Rafah: Gateway for the Entire Middle East

The reopening of the Rafah crossing between Gaza and Egypt is very good news for the one and a half million Palestinians who live in the Strip. It frees up the only Palestinian border (by land, air or sea) that Israel doesn’t control. And after five years of isolation (the embargo was imposed by the Jewish state after the 2006 kidnapping of soldier Gilad Shalit and was reinforced in 2007, when Hamas drove Fatah out of the Strip), one would imagine that its people are in for slightly less difficult times.

Palestinians at Rafah Crossing.

But in general, is it actually good news? Israel sees it as a threat. A double threat, in fact: on the one hand, the Hamas militia and all the other extremists have greater chances of procuring weapons with which to attack the Jewish state; on the other hand, the decision to reopen Rafah shifts policies in Egypt toward more a pro-Palestinian position while the country is being governed by the military junta that has already mediated agreements between Hamas and Fatah (something else that Israel sees as a threat).

I believe that Abu Mazen, Fatah and the Palestinians in the West Bank are even unhappier than Israel. The reopening of the border bolsters Hamas just when Hamas and Fatah are poised to successfully conclude negotiations for the formation of a joint transitional government that would bring the Palestinians new elections in a year’s time. Consequently, Jordan (where 60% of the population is Palestinian) and Lebanon (the Palestinians there, refugees and non-citizens, amount to around 12% of the four million Lebanese) are also little pleased: for them, more power to the Hamas “tough guys” is bad news. All the other countries in the Middle East have other problems on their hands these days.

Even the US is said to be displeased. Something I’m not very convinced of. At the G8 summit in Deauville (France), Barack Obama pushed for a Marshall Plan to be introduced for the uprising Maghreb countries and decided to relieve a billion dollars of the debt Egypt owes to the United States and at the same time grant it a billion-dollar credit line. No politician gives away billions without getting something in return. And the Egyptian military junta certainly isn’t in any position to challenge its most generous patron solely out of its love for Hamas and the Palestinians in Gaza.

My hunch is that Obama has grown tired of grappling with the real obstacles hindering a more modern, more democratic evolution in the Middle East: on the one hand Iran and on the other hand Israel/Palestinians (or shall we say Israel/Hamas), two closely knit intransigent stances that reciprocally support each other. The US, for different yet just as strong reasons, can neither invade Iran nor abandon its policy of supporting Israel. And so, unable to change these key situations, it’s doing its best to change everything else, everything around it.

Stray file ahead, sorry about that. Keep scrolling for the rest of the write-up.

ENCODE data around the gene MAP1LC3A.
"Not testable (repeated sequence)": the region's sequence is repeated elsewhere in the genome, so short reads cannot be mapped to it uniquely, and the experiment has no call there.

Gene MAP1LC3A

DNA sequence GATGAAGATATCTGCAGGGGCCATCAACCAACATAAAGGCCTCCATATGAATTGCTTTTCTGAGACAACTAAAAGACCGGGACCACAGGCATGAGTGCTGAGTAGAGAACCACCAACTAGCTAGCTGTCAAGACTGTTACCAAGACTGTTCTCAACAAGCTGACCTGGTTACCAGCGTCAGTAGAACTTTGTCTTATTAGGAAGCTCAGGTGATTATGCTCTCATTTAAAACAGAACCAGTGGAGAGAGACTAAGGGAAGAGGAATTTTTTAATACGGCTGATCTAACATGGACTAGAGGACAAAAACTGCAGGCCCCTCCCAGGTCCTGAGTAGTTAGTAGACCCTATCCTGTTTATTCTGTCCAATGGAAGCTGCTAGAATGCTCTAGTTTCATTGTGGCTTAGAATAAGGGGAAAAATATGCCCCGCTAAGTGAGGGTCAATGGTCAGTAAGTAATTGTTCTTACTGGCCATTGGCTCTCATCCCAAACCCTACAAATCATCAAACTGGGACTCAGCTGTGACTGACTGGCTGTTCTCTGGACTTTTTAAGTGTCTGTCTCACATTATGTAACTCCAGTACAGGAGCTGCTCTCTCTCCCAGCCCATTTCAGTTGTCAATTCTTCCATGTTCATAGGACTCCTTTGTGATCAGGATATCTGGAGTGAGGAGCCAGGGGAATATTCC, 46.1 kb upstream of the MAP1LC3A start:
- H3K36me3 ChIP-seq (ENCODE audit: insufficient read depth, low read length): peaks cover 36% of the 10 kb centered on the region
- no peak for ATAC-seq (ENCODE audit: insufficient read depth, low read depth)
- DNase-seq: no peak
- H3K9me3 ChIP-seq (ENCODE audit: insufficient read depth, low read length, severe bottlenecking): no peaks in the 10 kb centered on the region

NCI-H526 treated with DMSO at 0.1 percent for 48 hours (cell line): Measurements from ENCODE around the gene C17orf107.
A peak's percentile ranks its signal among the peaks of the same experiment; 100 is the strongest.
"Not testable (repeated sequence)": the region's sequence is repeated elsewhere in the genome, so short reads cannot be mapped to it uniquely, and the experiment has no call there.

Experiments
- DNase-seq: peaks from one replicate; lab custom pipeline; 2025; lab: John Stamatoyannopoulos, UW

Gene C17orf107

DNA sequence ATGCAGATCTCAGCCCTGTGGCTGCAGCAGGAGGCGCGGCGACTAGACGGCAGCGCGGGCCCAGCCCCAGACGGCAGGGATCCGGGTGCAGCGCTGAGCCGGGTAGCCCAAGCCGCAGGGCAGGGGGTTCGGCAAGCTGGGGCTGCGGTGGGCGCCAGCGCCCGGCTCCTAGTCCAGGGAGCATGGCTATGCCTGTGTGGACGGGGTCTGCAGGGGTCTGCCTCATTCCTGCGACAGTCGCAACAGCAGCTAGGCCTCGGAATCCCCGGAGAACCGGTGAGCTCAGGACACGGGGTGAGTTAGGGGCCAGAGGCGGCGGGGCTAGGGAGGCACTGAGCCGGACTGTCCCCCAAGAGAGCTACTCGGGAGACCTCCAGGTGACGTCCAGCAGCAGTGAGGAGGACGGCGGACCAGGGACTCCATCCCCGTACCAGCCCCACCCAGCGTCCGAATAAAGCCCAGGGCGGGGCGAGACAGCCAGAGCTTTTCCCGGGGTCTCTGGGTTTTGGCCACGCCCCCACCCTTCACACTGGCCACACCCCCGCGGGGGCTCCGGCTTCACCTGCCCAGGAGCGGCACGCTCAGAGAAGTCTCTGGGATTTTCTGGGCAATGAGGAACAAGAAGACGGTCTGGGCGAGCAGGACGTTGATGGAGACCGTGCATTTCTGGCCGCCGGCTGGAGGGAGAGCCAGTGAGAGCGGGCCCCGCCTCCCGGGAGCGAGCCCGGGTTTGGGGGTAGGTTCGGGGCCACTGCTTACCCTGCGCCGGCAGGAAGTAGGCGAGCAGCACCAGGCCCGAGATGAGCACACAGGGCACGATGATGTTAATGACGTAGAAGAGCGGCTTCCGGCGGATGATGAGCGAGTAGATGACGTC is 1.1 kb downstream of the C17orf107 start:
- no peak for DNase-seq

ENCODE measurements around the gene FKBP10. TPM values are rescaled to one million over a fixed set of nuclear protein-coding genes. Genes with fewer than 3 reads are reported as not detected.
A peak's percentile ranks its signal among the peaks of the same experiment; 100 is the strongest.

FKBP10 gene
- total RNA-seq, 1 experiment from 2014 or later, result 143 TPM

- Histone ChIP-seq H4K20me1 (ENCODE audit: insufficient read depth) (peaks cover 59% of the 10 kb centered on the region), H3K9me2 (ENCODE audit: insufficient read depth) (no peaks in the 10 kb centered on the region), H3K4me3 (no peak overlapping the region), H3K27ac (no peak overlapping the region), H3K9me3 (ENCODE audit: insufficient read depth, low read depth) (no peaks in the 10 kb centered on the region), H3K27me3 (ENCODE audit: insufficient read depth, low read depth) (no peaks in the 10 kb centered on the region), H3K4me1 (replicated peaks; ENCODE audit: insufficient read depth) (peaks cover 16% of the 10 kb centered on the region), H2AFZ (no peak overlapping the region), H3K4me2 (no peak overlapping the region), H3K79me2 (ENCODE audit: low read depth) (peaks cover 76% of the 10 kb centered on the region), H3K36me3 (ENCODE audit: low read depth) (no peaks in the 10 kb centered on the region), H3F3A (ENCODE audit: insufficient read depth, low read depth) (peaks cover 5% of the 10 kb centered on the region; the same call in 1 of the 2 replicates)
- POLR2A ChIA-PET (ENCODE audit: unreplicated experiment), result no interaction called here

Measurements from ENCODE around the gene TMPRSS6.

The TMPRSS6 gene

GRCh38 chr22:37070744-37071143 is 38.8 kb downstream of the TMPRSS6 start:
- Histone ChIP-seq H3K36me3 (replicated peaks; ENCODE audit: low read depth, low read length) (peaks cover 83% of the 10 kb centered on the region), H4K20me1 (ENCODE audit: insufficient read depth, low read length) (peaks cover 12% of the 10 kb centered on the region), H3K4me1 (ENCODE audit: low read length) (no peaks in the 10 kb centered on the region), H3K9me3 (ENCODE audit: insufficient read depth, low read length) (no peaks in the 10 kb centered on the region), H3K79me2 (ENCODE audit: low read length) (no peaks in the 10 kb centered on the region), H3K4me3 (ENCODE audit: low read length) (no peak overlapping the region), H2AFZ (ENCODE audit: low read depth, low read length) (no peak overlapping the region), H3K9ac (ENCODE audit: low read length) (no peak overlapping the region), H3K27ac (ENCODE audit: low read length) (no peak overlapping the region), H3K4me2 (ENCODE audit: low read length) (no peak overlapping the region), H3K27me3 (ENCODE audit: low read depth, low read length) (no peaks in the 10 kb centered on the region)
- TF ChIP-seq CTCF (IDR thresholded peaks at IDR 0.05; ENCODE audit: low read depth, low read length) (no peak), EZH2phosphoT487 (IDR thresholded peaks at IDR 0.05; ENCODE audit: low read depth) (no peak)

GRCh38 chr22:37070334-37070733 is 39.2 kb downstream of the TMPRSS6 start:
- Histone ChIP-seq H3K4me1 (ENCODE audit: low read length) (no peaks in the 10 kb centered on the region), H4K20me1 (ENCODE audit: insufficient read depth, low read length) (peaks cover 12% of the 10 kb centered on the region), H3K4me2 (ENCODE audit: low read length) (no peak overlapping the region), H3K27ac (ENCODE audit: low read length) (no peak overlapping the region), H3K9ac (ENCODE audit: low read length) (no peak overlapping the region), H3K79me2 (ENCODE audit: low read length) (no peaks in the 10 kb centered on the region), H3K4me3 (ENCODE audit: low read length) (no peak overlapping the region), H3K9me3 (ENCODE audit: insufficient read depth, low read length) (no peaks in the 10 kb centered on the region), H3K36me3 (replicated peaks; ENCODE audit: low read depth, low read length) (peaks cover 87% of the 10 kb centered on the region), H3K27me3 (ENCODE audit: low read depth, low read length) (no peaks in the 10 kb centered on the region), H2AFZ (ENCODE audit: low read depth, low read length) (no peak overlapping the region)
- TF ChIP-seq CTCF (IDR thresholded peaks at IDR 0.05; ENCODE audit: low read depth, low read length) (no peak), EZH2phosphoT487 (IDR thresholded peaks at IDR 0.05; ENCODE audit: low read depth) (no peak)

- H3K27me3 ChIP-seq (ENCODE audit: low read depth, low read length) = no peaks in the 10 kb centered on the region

Mubarak (Egypt) and Ben Ali (Tunisia) have already been ousted. Gaddafi (Libya) is heading in that direction. Ali Abdullah Saleh (Yemen) is teetering and waiting in vain for help from the US, a traditional ally. Assad (Syria) is slaughtering defenseless citizens but the US is asking that he introduce reforms in order to put him in a difficult position without handing Syria over to Iran. In this scenario, how long can Iran and Israel hold out without giving in to changing their attitude toward the rest of the Middle East?

Fulvio Scaglione

Mi chiamo Fulvio Scaglione, sono nato nel 1957, sono giornalista professionista dal 1983. Dal 2000 al 2016 sono stato vice-direttore del settimanale "Famiglia Cristiana", di cui nel 2010 ho anche varato l'edizione on-line. Sono stato corrispondente da Mosca, ho seguito la transizione della Russia e delle ex repubbliche sovietiche, poi l'Afghanistan, l'Iraq e i temi del Medio Oriente. Ho pubblicato i seguenti libri: "Bye Bye Baghdad" (Fratelli Frilli Editori, 2003) e "La Russia è tornata" (Boroli Editore, 2005), "I cristiani e il Medio Oriente" (Edizioni San Paolo, 2008), "Il patto con il diavolo" (Rizzoli 2017).

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